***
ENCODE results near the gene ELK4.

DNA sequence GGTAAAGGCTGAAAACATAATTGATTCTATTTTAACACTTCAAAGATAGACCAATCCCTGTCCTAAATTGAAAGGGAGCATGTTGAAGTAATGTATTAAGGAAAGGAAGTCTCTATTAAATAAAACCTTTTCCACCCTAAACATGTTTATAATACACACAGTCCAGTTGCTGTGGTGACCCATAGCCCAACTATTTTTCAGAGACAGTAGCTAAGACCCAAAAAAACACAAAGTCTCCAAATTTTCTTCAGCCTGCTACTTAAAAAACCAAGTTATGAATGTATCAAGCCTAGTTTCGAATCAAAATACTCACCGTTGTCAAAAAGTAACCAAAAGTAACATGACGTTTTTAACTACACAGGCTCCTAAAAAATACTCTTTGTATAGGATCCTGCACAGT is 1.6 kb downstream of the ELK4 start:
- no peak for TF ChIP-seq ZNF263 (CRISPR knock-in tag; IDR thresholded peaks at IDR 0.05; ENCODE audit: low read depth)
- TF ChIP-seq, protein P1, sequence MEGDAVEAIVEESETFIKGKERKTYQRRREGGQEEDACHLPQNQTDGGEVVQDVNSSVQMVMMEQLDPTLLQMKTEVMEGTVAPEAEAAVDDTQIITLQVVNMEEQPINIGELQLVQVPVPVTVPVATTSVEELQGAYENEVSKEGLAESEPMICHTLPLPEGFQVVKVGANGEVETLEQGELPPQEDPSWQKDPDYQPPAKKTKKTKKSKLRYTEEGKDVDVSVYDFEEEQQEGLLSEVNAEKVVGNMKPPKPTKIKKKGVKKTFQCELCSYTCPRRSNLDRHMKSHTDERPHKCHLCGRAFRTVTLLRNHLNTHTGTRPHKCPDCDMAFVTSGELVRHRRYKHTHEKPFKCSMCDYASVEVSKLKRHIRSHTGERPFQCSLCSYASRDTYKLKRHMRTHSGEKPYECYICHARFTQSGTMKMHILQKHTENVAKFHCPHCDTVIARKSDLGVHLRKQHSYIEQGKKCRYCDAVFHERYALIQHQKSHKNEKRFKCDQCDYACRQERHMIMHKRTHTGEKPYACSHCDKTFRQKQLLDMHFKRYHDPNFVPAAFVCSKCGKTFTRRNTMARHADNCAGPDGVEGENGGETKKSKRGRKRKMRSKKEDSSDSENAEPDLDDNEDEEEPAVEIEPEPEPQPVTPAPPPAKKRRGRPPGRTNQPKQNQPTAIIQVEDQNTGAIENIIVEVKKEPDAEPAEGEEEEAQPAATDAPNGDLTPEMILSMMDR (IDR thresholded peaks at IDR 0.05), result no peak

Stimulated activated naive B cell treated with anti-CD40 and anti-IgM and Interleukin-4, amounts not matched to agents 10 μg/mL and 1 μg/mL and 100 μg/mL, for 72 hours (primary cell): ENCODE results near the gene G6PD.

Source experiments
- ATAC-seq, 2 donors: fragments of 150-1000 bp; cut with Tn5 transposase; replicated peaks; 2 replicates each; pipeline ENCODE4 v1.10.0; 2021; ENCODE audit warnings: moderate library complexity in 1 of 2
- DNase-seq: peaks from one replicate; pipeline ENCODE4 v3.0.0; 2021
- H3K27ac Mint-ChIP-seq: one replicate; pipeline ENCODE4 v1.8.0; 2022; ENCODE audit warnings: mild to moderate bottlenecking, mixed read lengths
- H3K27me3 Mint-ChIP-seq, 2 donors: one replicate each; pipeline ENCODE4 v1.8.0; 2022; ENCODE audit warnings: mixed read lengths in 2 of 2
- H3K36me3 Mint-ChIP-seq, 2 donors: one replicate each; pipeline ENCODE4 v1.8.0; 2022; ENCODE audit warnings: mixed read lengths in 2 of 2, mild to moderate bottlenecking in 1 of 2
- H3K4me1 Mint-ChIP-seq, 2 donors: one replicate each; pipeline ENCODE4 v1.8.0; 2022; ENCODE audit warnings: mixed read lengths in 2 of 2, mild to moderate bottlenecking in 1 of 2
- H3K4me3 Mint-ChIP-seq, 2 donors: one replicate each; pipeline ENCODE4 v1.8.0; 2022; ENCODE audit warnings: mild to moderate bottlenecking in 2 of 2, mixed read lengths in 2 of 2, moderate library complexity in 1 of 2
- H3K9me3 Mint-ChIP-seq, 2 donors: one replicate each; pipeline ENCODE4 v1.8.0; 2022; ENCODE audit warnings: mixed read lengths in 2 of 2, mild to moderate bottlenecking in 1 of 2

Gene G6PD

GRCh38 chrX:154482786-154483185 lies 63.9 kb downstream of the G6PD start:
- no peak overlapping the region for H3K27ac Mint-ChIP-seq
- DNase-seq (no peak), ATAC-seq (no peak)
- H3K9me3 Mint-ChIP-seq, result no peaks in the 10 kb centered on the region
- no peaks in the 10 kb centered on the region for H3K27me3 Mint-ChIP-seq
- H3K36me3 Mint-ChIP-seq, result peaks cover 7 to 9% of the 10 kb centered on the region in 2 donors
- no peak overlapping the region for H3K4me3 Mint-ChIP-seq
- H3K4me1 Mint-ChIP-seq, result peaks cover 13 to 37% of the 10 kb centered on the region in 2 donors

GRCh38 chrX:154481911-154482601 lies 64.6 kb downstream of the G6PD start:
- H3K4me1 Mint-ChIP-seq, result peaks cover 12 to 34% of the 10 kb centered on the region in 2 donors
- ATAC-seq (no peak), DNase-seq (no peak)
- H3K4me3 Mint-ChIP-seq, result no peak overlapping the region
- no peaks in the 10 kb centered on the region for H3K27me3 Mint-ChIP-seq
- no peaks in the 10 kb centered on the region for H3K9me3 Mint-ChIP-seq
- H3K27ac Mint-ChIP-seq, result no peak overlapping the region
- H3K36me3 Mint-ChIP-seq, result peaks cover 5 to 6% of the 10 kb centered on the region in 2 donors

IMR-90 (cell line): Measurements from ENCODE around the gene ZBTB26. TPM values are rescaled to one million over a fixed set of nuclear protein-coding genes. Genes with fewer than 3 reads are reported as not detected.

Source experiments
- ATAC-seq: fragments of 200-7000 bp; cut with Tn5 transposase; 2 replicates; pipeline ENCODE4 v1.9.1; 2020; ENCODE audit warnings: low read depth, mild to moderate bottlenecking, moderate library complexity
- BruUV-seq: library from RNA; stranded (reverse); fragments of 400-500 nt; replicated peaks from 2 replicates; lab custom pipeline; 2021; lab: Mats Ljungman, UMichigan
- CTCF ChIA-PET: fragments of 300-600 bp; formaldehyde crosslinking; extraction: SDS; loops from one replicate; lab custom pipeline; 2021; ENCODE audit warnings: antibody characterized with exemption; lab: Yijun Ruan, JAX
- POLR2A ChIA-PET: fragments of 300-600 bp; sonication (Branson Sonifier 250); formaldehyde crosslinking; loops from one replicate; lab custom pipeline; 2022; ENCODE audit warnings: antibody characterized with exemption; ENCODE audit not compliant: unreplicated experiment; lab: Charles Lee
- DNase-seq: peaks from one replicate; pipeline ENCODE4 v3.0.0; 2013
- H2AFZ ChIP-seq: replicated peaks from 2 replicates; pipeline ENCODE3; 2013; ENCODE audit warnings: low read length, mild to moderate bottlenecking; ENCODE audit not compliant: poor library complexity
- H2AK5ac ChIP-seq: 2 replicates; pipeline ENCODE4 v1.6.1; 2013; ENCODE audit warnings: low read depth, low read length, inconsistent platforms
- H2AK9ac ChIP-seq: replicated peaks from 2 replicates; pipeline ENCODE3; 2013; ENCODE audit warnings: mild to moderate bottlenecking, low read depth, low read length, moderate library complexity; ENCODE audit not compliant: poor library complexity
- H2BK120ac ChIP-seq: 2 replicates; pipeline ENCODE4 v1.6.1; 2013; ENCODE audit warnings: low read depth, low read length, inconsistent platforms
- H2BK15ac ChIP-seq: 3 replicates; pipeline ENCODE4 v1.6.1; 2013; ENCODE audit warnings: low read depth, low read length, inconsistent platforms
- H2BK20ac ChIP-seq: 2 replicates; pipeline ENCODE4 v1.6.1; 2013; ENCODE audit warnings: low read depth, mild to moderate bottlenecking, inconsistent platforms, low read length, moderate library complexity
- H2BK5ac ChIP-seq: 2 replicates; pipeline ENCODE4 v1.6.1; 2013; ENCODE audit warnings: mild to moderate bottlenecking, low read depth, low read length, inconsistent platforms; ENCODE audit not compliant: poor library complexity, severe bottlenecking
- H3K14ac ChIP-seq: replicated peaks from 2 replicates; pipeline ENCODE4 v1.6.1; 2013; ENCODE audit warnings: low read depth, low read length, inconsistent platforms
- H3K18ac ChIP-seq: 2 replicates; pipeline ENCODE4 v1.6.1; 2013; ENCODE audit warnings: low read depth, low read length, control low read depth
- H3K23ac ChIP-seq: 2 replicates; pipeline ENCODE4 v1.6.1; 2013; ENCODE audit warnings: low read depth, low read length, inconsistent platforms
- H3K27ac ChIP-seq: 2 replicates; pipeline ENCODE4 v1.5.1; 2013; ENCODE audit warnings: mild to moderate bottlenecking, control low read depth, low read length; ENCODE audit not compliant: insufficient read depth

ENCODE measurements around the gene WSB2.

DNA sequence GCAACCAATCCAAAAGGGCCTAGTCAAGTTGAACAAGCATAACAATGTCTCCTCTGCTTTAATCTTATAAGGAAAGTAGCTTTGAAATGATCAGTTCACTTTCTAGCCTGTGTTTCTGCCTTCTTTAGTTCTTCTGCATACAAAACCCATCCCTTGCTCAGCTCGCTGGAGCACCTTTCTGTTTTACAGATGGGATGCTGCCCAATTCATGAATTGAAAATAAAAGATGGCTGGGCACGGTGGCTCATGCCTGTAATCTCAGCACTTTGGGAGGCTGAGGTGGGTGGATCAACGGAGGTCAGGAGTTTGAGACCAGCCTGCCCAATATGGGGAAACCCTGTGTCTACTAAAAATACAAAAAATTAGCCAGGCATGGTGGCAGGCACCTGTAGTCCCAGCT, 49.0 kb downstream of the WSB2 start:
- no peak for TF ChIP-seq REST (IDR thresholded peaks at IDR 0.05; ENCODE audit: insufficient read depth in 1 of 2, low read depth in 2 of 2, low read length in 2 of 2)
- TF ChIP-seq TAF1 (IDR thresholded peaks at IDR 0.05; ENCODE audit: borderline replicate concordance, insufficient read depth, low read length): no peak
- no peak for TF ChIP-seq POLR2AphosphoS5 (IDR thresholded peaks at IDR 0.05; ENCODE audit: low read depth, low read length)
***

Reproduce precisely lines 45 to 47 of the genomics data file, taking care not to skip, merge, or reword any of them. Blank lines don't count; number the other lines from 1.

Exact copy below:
- H2BK5ac ChIP-seq: 2 replicates; pipeline ENCODE4 v1.6.1; 2013; ENCODE audit warnings: mild to moderate bottlenecking, low read depth, low read length, inconsistent platforms; ENCODE audit not compliant: poor library complexity, severe bottlenecking
- H3K14ac ChIP-seq: replicated peaks from 2 replicates; pipeline ENCODE4 v1.6.1; 2013; ENCODE audit warnings: low read depth, low read length, inconsistent platforms
- H3K18ac ChIP-seq: 2 replicates; pipeline ENCODE4 v1.6.1; 2013; ENCODE audit warnings: low read depth, low read length, control low read depth